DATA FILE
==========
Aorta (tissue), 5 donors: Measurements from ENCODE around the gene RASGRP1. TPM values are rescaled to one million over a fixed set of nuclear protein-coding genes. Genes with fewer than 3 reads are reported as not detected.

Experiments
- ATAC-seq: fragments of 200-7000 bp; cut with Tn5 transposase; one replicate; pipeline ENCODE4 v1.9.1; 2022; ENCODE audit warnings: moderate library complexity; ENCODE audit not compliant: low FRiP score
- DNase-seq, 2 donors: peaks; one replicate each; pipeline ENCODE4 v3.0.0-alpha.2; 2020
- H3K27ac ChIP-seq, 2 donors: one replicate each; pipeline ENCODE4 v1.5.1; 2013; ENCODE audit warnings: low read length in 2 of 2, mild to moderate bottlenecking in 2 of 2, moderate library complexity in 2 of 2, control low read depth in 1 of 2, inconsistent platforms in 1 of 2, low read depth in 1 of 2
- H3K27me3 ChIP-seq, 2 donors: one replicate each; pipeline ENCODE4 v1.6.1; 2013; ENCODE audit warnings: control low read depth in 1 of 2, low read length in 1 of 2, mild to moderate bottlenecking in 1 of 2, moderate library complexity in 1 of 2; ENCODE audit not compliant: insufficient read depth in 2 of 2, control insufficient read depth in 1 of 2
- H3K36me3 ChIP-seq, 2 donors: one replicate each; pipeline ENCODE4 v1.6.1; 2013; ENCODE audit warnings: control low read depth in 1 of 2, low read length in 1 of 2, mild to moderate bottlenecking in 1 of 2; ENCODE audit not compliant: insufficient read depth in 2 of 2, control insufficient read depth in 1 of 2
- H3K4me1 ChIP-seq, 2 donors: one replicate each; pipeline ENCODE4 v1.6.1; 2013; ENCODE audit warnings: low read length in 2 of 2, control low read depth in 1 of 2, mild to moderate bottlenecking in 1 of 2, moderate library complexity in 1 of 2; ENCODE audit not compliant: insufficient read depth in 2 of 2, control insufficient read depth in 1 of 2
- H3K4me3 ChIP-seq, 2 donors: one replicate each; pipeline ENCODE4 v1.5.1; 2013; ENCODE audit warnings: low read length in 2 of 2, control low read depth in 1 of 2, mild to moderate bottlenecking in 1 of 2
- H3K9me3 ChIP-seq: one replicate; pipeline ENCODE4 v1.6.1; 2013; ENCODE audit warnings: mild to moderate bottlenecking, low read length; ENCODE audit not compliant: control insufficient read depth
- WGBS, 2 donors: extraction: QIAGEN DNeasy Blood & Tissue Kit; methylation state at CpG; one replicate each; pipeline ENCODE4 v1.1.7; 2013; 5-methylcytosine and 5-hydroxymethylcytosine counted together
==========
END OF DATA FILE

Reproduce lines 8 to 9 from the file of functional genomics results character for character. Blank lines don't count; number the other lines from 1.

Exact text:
- H3K4me1 ChIP-seq, 2 donors: one replicate each; pipeline ENCODE4 v1.6.1; 2013; ENCODE audit warnings: low read length in 2 of 2, control low read depth in 1 of 2, mild to moderate bottlenecking in 1 of 2, moderate library complexity in 1 of 2; ENCODE audit not compliant: insufficient read depth in 2 of 2, control insufficient read depth in 1 of 2
- H3K4me3 ChIP-seq, 2 donors: one replicate each; pipeline ENCODE4 v1.5.1; 2013; ENCODE audit warnings: low read length in 2 of 2, control low read depth in 1 of 2, mild to moderate bottlenecking in 1 of 2